Player success in True Dungeon (and True Heroes) is tracked in the form of Experience Points. Players with larger numbers of Experience Points (or XP) are given levels. These levels have no impact on the gameplay, but offer benefits outside of the game.
In 2005 two different adventures were run in parallel: "Battle Below Castle Greyhawk" and "Assault Above Castle Greyhawk". In the last room of one of the adventures players could send a brief message to the other adventure, a clue to help the second party complete their last room. Players were free to play both adventures.
In 2006 two very similar copies of the same adventure, "Escape from the Spider Cult", were run in parallel, effectively doubling the number of slots available for players. The playable classes were also expanded to include Barbarian, Druid, and Monk, in addition to the previous Wizard, Cleric, Fighter, Rogue, Ranger and Bard.
In 2007, again two very similar copies of the same adventure, "Race Across Greyhawk", were run in parallel. But this year, one dungeon was more combat oriented while the other was more puzzle oriented. This year also marked the addition of live monsters to the game including a shambling mound, a medusa, and a stone golem.
2008's adventure was entitled "Hope of the Lost." The plot line had the players infiltrating a temple of Pelor that had been taken over by evil forces. Again two versions were run in parallel, a "combat" version and a "puzzle" version. Like 2005's game, groups on the two paths had to work together at the very end to win. Unlike the 2005 year, the two teams actually joined up in the same room. The puzzle group had to solve a puzzle while the combat group had to fight a monster. Both groups had to succeed to win.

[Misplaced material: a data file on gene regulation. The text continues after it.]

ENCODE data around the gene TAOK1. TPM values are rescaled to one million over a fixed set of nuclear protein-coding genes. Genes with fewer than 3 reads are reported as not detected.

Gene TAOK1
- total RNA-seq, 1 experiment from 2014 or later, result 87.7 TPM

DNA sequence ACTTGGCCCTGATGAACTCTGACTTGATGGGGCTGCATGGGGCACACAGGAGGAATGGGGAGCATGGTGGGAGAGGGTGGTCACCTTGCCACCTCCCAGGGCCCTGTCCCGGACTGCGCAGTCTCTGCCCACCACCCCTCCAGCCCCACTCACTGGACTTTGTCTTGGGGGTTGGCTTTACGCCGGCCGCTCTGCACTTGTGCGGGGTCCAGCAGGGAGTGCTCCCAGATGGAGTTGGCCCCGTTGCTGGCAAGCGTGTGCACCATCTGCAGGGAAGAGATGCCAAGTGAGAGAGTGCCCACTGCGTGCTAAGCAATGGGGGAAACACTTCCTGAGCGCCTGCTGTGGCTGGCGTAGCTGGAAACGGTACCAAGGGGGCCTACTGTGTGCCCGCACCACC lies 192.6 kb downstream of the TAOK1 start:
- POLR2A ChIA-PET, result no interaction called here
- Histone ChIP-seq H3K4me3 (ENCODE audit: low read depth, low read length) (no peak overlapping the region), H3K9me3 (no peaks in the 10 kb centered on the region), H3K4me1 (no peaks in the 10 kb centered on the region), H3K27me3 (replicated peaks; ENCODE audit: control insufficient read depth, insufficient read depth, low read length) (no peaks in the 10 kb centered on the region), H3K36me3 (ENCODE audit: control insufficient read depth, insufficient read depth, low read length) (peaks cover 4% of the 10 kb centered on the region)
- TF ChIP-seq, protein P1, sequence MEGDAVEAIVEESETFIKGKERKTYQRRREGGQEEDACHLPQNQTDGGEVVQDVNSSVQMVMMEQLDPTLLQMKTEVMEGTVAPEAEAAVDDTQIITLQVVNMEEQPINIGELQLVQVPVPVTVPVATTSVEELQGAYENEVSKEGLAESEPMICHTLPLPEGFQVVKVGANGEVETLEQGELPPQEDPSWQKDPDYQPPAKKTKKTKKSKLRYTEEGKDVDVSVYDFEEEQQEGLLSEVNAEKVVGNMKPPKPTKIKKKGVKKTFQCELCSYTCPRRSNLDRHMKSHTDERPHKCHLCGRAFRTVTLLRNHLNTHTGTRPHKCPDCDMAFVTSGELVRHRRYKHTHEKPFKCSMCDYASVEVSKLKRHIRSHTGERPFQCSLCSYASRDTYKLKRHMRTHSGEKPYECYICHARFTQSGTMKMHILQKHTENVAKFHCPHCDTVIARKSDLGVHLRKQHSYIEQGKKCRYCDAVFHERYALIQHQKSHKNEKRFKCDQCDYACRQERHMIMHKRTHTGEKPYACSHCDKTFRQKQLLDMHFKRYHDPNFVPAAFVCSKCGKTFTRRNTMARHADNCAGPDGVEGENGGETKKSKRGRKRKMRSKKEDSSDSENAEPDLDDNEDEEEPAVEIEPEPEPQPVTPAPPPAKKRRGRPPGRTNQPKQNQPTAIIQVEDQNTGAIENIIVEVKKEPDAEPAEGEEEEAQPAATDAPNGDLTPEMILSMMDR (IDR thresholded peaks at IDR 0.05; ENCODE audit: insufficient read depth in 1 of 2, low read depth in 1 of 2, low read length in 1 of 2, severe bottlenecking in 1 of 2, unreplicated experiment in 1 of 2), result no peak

In 2009 True Adventures ran four events. "Five Aspects" was a revised version of the original 2004 game. "Smoak" was a new full length event. "Getting In" was a shorter event. "True Grind" was an all combat event.
In 2010 True Adventures ran three events. "The Evading Hilt" offered 1,500 tickets, "DragonWard" offered 3,000 tickets and the True Grind event offered around 300 tickets.
In 2013 True Adventures ran three events for total of 7,500 tickets available. "Lycans Afoot" available in Puzzle and Combat versions, "Golembane" available in Puzzle and Combat versions, and the True Grind. Lycans Afoot and Golembane offer 4 levels of challenge: Non-Lethal, Normal, Hardcore, and Nightmare.